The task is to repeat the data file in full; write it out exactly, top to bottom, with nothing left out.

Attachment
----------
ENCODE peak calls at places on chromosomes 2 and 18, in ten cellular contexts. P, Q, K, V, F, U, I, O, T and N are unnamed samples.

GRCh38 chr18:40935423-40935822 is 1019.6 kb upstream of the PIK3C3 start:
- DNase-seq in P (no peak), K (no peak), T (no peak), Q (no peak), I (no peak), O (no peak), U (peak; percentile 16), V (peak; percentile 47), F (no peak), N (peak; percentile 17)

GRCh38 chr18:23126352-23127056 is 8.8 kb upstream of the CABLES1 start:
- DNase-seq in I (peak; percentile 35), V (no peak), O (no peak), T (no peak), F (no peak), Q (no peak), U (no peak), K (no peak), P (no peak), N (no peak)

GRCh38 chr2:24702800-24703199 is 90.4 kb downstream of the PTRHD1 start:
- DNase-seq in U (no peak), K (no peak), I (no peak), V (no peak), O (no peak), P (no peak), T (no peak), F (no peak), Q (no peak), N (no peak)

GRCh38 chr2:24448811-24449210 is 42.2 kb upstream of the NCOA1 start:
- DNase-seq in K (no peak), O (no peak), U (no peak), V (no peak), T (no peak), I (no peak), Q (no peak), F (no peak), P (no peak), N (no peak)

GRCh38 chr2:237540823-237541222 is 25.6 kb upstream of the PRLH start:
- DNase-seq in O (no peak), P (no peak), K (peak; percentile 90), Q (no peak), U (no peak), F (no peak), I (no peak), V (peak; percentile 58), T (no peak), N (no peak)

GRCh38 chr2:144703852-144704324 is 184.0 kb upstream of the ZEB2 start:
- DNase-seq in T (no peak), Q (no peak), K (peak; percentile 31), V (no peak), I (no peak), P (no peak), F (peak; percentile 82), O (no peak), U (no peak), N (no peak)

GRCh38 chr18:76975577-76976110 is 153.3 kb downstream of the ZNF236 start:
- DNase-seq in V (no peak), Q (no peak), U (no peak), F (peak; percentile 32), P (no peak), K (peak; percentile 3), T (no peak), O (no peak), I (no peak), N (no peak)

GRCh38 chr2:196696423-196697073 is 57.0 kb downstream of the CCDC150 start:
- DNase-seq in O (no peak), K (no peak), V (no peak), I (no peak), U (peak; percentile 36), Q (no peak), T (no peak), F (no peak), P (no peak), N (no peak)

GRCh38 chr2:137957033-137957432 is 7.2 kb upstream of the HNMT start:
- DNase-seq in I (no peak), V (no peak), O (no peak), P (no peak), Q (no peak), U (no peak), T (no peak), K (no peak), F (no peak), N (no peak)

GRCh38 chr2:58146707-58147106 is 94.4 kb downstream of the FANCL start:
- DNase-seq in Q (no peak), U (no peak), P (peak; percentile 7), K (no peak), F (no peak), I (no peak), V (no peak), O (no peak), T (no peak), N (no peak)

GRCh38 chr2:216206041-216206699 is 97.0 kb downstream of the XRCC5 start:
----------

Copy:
ENCODE peak calls at places on chromosomes 2 and 18, in ten cellular contexts. P, Q, K, V, F, U, I, O, T and N are unnamed samples.

GRCh38 chr18:40935423-40935822 is 1019.6 kb upstream of the PIK3C3 start:
- DNase-seq in P (no peak), K (no peak), T (no peak), Q (no peak), I (no peak), O (no peak), U (peak; percentile 16), V (peak; percentile 47), F (no peak), N (peak; percentile 17)

GRCh38 chr18:23126352-23127056 is 8.8 kb upstream of the CABLES1 start:
- DNase-seq in I (peak; percentile 35), V (no peak), O (no peak), T (no peak), F (no peak), Q (no peak), U (no peak), K (no peak), P (no peak), N (no peak)

GRCh38 chr2:24702800-24703199 is 90.4 kb downstream of the PTRHD1 start:
- DNase-seq in U (no peak), K (no peak), I (no peak), V (no peak), O (no peak), P (no peak), T (no peak), F (no peak), Q (no peak), N (no peak)

GRCh38 chr2:24448811-24449210 is 42.2 kb upstream of the NCOA1 start:
- DNase-seq in K (no peak), O (no peak), U (no peak), V (no peak), T (no peak), I (no peak), Q (no peak), F (no peak), P (no peak), N (no peak)

GRCh38 chr2:237540823-237541222 is 25.6 kb upstream of the PRLH start:
- DNase-seq in O (no peak), P (no peak), K (peak; percentile 90), Q (no peak), U (no peak), F (no peak), I (no peak), V (peak; percentile 58), T (no peak), N (no peak)

GRCh38 chr2:144703852-144704324 is 184.0 kb upstream of the ZEB2 start:
- DNase-seq in T (no peak), Q (no peak), K (peak; percentile 31), V (no peak), I (no peak), P (no peak), F (peak; percentile 82), O (no peak), U (no peak), N (no peak)

GRCh38 chr18:76975577-76976110 is 153.3 kb downstream of the ZNF236 start:
- DNase-seq in V (no peak), Q (no peak), U (no peak), F (peak; percentile 32), P (no peak), K (peak; percentile 3), T (no peak), O (no peak), I (no peak), N (no peak)

GRCh38 chr2:196696423-196697073 is 57.0 kb downstream of the CCDC150 start:
- DNase-seq in O (no peak), K (no peak), V (no peak), I (no peak), U (peak; percentile 36), Q (no peak), T (no peak), F (no peak), P (no peak), N (no peak)

GRCh38 chr2:137957033-137957432 is 7.2 kb upstream of the HNMT start:
- DNase-seq in I (no peak), V (no peak), O (no peak), P (no peak), Q (no peak), U (no peak), T (no peak), K (no peak), F (no peak), N (no peak)

GRCh38 chr2:58146707-58147106 is 94.4 kb downstream of the FANCL start:
- DNase-seq in Q (no peak), U (no peak), P (peak; percentile 7), K (no peak), F (no peak), I (no peak), V (no peak), O (no peak), T (no peak), N (no peak)

GRCh38 chr2:216206041-216206699 is 97.0 kb downstream of the XRCC5 start: